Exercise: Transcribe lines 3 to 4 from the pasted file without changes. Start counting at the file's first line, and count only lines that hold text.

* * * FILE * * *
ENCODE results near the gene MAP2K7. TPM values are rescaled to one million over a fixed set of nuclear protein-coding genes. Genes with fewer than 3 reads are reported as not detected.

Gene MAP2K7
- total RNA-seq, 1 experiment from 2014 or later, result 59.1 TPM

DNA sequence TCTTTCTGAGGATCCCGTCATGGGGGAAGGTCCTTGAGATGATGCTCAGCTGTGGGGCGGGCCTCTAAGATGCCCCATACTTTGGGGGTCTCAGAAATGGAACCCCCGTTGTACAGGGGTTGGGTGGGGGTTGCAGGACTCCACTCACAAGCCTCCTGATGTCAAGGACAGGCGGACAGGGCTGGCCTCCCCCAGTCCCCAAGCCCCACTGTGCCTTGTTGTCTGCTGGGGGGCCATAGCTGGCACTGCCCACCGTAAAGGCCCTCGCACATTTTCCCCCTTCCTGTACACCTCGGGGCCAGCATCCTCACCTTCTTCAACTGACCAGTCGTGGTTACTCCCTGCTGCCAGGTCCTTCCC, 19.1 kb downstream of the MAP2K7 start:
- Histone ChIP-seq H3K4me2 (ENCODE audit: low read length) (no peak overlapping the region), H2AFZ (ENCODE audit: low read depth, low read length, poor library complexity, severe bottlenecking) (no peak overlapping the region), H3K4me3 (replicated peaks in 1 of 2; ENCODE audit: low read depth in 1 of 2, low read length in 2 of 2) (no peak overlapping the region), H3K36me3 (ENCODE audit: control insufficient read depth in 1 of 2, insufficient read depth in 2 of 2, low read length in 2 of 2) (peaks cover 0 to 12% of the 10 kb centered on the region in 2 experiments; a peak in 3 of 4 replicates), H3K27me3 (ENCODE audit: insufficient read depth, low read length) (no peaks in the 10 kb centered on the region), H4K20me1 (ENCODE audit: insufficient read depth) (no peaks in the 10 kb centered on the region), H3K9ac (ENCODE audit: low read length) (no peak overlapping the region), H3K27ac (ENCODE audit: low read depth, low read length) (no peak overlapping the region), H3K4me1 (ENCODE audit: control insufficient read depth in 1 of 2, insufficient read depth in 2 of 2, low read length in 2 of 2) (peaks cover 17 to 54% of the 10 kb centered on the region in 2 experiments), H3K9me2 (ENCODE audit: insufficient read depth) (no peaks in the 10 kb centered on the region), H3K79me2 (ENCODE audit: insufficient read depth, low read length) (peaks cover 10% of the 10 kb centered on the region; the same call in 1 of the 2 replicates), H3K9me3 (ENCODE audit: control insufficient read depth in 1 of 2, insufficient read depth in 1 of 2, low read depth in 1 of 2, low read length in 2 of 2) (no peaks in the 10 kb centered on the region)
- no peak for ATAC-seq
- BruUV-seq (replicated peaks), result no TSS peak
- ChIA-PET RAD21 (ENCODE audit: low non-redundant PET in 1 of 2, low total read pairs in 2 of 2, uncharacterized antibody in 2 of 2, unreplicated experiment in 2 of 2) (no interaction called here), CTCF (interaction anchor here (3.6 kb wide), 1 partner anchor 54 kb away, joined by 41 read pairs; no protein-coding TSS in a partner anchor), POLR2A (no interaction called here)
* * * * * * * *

- total RNA-seq, 1 experiment from 2014 or later, result 59.1 TPM

DNA sequence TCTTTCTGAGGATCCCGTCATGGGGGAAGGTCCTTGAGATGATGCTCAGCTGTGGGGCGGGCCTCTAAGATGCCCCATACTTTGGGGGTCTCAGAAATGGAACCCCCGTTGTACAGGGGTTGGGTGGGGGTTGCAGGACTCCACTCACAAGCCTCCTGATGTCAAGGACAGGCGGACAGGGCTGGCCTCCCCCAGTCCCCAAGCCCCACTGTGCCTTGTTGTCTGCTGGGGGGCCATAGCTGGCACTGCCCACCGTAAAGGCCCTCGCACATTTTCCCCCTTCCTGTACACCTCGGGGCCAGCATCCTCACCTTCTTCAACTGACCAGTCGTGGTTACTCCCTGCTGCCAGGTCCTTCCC, 19.1 kb downstream of the MAP2K7 start: